Missing data are frequently encountered in the statistical analysis
of randomized experiments. In this article, I propose
statistical
methods that can be used to analyze randomized experiments with
a
nonignorable missing binary outcome where the missingdata
mechanism
may depend on the unobserved values of the outcome variable
itself
even after taking into account the information in the fully
observed
variables. The motivating empirical example is the German
election
experiment where researchers are worried that the act of voting
may
increase the probability of participation in the postelection
survey through which the outcome variable, turnout, was
measured. To
address this problem, I first introduce an identification
strategy
for the average treatment effect under the nonignorability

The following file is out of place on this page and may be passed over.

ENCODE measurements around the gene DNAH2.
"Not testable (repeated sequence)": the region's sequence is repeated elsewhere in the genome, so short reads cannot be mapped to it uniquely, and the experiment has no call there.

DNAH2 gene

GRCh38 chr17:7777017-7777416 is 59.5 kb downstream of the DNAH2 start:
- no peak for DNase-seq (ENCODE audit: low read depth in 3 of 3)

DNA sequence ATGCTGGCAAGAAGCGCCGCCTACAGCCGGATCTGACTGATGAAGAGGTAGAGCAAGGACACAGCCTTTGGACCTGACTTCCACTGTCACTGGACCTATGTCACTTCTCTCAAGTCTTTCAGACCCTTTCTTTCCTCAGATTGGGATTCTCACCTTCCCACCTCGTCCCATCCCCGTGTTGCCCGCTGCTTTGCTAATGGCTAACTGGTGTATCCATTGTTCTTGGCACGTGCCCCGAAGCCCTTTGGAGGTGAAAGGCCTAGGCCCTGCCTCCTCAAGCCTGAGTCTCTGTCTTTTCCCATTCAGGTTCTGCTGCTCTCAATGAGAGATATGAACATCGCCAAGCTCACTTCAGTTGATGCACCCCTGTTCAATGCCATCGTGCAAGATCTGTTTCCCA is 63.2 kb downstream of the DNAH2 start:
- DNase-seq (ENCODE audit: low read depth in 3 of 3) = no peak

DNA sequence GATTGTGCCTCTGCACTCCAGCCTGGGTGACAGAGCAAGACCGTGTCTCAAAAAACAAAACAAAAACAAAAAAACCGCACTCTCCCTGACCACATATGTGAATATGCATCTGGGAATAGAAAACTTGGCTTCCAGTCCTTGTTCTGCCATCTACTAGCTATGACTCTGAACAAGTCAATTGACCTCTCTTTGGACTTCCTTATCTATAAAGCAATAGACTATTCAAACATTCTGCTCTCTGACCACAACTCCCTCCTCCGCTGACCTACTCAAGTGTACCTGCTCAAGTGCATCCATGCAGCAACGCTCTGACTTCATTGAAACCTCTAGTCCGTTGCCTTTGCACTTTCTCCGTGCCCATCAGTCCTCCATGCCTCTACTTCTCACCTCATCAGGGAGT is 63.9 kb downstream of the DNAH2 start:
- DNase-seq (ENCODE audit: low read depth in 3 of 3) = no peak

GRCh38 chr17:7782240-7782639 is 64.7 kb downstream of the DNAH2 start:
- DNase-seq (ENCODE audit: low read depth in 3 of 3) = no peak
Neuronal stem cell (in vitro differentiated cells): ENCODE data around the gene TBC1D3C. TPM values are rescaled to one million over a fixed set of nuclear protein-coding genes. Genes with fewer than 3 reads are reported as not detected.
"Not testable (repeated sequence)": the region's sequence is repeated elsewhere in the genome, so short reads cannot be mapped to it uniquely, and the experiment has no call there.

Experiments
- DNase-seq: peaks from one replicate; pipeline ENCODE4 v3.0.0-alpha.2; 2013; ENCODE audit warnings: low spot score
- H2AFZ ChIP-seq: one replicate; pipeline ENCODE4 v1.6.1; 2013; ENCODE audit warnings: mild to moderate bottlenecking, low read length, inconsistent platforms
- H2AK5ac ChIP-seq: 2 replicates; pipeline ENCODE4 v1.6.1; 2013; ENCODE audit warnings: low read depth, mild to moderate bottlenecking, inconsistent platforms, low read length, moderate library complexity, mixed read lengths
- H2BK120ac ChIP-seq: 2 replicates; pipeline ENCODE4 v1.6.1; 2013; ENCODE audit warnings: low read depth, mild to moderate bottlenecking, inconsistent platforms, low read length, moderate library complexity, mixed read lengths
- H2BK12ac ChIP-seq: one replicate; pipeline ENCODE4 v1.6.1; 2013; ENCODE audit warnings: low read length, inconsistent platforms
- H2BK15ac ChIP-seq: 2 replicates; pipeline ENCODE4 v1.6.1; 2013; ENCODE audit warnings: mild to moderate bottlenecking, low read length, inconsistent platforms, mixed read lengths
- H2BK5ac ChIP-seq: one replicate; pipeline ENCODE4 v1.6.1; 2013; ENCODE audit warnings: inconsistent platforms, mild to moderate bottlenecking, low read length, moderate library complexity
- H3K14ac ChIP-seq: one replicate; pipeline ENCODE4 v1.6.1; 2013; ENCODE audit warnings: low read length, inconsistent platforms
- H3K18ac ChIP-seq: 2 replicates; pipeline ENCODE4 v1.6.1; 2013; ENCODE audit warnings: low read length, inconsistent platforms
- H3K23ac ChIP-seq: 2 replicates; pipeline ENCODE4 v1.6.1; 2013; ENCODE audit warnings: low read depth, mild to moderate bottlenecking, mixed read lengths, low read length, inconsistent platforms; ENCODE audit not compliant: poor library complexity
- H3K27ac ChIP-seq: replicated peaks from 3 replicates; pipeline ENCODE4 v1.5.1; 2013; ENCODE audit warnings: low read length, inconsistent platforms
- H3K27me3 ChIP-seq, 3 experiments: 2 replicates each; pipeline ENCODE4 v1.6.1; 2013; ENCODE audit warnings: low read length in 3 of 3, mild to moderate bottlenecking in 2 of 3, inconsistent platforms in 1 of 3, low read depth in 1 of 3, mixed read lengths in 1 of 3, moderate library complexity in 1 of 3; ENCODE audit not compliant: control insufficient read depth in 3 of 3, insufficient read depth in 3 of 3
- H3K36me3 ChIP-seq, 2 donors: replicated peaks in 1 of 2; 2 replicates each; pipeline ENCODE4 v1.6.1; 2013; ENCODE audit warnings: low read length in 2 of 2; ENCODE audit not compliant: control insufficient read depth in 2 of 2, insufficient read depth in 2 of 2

assumption and compare it with the existing alternative
approaches
in the literature. I then derive the maximum likelihood
estimator
and its asymptotic properties, and discuss possible estimation
methods. Furthermore, since the proposed identification
assumption
is not directly verifiable from the data, I show how to conduct
a
sensitivity analysis based on the parameterization that links
the
key identification assumption with the causal quantities of
interest. Finally, the proposed methodology is extended to the
analysis of randomized experiments with noncompliance. Although
the
method introduced in this article may not directly apply to
randomized
experiments with nonbinary outcomes, I briefly discuss possible
identification strategies in more general situations.